The Education of Ed Dobson, Part 1

How a lieutenant in the Moral Majority rediscovered the power of the local church.
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As our Fundamentalist forefathers withstood the winds of liberalism that were sweeping across the Atlantic, so we in our generation must withstand the tide of secularism that has permeated every level of society. … Let us raise the flag of Truth and wave its banner high. We must stand without compromise for the Truth that has set us free.Fundamentalist Journal

That thunderous call heralded Ed Dobson's 1982 debut in the pages of the new, fast-rising Fundamentalist Journal. Later editor-in-chief of that magazine and close associate to Jerry Falwell, this Irish-born pulpiteer has traveled an intriguing spiritual path—and one that has not always pleased his one-time mentor.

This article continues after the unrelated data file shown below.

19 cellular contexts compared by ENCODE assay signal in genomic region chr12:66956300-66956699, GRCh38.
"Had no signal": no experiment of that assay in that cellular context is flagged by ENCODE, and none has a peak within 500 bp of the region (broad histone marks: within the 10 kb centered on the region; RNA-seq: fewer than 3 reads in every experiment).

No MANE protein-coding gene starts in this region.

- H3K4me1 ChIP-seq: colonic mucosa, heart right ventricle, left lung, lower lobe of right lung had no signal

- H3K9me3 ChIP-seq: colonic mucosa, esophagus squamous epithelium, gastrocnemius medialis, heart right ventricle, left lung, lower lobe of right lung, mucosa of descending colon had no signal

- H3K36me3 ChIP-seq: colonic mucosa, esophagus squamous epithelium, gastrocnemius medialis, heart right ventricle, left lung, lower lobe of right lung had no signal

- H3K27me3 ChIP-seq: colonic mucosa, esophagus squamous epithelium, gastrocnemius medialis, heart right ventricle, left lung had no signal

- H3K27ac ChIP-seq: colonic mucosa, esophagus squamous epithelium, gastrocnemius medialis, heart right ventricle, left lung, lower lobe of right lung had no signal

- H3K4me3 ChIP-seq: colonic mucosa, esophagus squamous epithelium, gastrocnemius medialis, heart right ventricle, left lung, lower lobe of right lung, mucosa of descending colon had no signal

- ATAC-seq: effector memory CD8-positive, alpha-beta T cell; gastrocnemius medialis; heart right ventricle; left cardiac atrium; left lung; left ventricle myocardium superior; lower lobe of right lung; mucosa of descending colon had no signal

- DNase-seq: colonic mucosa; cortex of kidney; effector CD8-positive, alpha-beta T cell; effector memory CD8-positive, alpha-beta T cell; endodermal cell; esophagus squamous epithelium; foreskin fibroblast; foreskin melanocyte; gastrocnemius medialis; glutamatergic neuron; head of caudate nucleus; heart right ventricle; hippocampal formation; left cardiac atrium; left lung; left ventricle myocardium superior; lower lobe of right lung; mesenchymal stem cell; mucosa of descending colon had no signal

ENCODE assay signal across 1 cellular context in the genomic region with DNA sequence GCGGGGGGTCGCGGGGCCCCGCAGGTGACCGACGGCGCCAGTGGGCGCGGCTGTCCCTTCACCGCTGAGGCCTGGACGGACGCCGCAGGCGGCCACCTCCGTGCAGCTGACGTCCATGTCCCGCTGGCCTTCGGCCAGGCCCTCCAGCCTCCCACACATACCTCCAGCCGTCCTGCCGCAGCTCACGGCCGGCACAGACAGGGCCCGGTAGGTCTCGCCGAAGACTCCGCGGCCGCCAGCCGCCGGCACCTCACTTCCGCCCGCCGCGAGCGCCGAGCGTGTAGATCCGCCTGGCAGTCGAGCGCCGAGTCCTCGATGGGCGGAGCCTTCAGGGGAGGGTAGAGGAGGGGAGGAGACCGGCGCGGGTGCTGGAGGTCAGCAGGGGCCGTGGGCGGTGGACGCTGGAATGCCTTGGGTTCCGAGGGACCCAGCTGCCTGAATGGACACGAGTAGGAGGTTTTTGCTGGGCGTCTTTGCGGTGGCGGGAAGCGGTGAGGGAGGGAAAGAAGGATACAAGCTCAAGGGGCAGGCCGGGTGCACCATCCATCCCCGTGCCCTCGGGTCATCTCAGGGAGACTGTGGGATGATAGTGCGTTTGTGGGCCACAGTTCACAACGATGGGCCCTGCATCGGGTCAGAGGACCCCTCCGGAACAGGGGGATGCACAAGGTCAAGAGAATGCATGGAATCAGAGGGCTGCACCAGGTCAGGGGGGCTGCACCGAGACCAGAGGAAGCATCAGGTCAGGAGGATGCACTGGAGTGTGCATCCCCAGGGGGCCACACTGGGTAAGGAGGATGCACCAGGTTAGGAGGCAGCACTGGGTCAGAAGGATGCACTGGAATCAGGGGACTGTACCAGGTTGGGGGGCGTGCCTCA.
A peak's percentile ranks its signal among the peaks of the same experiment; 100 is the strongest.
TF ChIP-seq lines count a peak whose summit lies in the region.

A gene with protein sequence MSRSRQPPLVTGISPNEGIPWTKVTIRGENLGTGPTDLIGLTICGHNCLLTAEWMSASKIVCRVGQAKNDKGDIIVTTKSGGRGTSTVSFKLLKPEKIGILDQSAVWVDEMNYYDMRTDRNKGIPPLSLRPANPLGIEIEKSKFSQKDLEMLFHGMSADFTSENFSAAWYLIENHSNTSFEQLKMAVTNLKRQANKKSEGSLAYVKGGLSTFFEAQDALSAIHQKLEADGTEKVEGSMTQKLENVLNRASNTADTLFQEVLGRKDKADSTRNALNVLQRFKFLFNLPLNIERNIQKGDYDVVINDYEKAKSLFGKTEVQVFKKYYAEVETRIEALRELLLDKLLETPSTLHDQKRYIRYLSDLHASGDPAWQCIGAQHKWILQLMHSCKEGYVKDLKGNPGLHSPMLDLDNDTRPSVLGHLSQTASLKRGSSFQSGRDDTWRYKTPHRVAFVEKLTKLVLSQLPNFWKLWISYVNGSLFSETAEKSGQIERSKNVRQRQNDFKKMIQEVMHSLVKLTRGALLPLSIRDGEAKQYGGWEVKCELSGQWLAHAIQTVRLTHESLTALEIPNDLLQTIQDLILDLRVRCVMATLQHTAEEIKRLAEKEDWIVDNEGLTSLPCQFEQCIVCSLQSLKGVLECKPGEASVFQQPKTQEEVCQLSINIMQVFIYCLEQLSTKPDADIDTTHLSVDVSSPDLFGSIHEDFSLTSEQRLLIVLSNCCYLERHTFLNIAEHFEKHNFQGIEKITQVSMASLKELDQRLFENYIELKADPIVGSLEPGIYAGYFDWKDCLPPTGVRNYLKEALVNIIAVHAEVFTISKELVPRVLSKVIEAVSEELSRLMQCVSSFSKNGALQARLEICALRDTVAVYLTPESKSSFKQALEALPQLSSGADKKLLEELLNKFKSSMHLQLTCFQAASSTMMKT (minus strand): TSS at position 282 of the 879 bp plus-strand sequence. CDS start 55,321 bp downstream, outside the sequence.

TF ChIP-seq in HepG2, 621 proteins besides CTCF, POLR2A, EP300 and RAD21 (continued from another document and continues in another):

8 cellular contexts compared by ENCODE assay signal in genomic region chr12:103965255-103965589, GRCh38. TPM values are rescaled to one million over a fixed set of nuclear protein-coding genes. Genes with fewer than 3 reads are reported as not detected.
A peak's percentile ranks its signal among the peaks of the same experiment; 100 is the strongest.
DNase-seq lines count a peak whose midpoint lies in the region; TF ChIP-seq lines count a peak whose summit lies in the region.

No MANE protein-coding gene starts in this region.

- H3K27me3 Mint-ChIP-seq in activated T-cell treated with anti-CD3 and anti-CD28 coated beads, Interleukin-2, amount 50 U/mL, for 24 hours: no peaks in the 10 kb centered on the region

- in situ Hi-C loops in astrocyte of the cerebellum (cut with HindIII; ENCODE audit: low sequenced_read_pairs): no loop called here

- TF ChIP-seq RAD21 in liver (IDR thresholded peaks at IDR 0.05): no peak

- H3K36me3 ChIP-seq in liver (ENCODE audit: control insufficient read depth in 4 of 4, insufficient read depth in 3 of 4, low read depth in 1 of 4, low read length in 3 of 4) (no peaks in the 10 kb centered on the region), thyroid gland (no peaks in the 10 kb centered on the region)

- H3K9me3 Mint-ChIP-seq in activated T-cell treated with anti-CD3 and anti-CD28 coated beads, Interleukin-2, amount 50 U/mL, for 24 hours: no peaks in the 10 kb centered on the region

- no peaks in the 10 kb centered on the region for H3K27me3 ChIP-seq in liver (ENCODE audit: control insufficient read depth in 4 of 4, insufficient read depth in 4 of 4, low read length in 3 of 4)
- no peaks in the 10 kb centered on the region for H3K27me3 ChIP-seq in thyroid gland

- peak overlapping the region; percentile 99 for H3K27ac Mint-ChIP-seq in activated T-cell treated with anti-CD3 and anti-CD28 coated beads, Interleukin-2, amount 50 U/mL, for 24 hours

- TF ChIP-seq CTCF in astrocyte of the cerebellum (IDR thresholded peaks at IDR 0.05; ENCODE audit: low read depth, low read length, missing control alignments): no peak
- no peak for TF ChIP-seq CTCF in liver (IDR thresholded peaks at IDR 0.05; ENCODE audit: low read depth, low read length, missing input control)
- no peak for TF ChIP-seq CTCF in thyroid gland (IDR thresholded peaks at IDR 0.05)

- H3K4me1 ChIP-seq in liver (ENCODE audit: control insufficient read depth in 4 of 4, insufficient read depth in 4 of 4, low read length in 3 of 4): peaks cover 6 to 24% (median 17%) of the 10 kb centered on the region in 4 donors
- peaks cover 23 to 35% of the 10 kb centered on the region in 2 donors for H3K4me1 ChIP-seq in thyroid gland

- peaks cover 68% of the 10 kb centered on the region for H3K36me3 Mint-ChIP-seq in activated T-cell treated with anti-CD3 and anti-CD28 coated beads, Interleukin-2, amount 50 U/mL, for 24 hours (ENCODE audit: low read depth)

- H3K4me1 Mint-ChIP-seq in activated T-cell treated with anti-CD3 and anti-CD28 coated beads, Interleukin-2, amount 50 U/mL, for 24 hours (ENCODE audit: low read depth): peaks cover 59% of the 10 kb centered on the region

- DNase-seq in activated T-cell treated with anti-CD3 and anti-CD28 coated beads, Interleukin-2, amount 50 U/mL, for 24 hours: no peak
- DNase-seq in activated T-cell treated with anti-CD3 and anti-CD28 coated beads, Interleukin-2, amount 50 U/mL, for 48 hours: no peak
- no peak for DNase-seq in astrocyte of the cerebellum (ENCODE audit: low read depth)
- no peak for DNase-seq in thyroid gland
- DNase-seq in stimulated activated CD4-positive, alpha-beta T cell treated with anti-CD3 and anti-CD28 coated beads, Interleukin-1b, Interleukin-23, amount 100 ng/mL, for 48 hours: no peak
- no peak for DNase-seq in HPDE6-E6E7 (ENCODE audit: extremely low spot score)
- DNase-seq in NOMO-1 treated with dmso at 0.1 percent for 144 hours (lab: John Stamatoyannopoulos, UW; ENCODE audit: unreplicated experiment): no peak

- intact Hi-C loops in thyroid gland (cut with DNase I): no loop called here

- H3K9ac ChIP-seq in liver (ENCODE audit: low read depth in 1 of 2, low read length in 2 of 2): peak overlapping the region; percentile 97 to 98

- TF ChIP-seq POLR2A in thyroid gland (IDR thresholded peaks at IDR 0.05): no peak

In his heady years with the Moral Majority, Ed Dobson was something of a point man. He advanced the cause of social redemption through political activism, parachurch structures, and media connections. He relished the slings and arrows that came his way as badges of honor.

Today, he still works for redemption, but from a different platform. Dobson, now 47, stands each weekend before more than 6,000 worshipers at Calvary Church in Grand Rapids, Michigan, where he serves as senior pastor and shepherd. Instead of strong-arming politicians, he has chosen the model of spiritual empowerment through the local church.

Still, Ed Dobson's world view today is not a total rejection of his past. Rather, he has come to a deeper understanding over the years of what his true "fundamentals" are.

Up, Up, Up The quick mind and work ethic of the wiry young Irishman with the sparkling eyes drew attention from the minute he arrived in Lynchburg at age 23. His first job was to be Liberty University's dean of men, but before long he was also teaching New Testament survey, ...

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